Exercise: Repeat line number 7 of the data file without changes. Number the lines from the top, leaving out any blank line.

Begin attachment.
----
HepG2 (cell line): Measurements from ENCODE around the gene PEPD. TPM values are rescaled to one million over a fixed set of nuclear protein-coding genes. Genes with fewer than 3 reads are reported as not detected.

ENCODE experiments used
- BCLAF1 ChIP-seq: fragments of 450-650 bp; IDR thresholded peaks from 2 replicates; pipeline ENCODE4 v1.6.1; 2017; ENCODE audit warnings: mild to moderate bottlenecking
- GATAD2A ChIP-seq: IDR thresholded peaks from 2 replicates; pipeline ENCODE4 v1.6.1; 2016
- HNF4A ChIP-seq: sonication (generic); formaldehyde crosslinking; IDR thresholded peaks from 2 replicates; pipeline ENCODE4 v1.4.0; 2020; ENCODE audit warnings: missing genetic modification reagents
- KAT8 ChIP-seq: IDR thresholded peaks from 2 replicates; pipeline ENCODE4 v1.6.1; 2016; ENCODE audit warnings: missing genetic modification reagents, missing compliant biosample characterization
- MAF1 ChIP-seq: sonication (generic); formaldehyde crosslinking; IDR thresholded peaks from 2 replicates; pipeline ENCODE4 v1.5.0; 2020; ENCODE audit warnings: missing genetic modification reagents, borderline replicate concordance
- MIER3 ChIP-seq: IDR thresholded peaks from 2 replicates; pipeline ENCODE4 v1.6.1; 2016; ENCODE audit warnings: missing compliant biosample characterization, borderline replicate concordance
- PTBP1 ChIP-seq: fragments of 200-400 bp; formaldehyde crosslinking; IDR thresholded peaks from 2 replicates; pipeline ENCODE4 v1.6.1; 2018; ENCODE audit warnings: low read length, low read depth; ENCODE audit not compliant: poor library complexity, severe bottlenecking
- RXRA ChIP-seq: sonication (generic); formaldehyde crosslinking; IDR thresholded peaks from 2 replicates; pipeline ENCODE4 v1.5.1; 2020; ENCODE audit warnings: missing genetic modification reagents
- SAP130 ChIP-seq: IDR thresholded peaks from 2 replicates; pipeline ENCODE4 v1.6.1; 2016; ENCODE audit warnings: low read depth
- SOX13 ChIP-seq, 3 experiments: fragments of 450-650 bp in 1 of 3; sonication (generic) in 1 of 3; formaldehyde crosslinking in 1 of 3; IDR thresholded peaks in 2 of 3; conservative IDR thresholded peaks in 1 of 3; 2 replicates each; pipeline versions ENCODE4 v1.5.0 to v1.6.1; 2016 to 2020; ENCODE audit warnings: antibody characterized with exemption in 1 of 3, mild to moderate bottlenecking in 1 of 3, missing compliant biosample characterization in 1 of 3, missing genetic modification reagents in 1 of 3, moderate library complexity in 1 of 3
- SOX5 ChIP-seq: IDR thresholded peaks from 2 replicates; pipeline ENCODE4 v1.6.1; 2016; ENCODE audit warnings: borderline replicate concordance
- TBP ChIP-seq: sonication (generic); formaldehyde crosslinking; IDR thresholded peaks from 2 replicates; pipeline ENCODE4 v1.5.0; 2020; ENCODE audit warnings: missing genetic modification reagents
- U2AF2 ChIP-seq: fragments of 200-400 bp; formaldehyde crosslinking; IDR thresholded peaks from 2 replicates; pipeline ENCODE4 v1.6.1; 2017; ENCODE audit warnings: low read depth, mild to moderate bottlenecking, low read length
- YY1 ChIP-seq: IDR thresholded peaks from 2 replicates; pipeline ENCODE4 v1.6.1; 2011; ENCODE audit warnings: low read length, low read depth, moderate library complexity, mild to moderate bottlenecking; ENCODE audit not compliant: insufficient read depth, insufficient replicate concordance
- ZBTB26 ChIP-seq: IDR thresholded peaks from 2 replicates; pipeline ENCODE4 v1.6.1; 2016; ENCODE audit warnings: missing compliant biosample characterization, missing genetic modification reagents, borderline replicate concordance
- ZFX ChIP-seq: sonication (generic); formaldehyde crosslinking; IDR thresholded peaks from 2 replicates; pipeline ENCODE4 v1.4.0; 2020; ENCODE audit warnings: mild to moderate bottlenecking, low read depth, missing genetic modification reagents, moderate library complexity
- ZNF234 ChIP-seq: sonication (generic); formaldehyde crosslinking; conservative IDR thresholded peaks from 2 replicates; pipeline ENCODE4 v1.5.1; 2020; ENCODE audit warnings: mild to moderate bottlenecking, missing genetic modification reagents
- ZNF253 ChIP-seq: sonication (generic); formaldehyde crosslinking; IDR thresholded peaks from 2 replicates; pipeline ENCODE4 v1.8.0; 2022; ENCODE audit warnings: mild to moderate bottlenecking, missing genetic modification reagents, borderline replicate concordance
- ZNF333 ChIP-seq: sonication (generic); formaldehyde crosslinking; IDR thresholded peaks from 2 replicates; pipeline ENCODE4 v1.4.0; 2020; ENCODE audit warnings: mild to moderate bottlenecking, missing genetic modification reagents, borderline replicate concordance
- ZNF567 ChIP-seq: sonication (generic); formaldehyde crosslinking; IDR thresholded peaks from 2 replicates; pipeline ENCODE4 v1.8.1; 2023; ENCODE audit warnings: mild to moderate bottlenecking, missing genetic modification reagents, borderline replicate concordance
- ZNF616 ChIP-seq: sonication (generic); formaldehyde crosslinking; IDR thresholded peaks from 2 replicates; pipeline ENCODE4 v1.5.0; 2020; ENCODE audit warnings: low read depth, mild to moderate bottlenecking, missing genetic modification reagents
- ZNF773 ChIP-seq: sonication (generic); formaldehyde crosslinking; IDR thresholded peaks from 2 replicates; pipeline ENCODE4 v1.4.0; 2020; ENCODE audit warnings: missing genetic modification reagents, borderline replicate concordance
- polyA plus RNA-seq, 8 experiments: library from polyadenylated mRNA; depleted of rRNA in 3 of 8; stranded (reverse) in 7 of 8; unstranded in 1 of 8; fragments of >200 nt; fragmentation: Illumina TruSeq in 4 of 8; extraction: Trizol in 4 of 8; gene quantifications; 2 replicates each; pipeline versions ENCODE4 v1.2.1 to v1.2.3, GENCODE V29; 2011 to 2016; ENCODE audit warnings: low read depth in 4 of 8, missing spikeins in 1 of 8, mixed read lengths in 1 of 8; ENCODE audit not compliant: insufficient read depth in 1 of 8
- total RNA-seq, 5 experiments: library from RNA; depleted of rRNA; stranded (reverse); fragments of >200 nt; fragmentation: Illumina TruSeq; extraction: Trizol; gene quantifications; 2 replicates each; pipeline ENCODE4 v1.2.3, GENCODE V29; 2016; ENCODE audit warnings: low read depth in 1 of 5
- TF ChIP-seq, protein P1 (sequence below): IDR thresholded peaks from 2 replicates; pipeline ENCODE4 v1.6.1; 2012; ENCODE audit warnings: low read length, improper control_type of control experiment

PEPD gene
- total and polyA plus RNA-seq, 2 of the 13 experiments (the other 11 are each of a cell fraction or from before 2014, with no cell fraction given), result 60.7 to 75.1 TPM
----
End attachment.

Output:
- MAF1 ChIP-seq: sonication (generic); formaldehyde crosslinking; IDR thresholded peaks from 2 replicates; pipeline ENCODE4 v1.5.0; 2020; ENCODE audit warnings: missing genetic modification reagents, borderline replicate concordance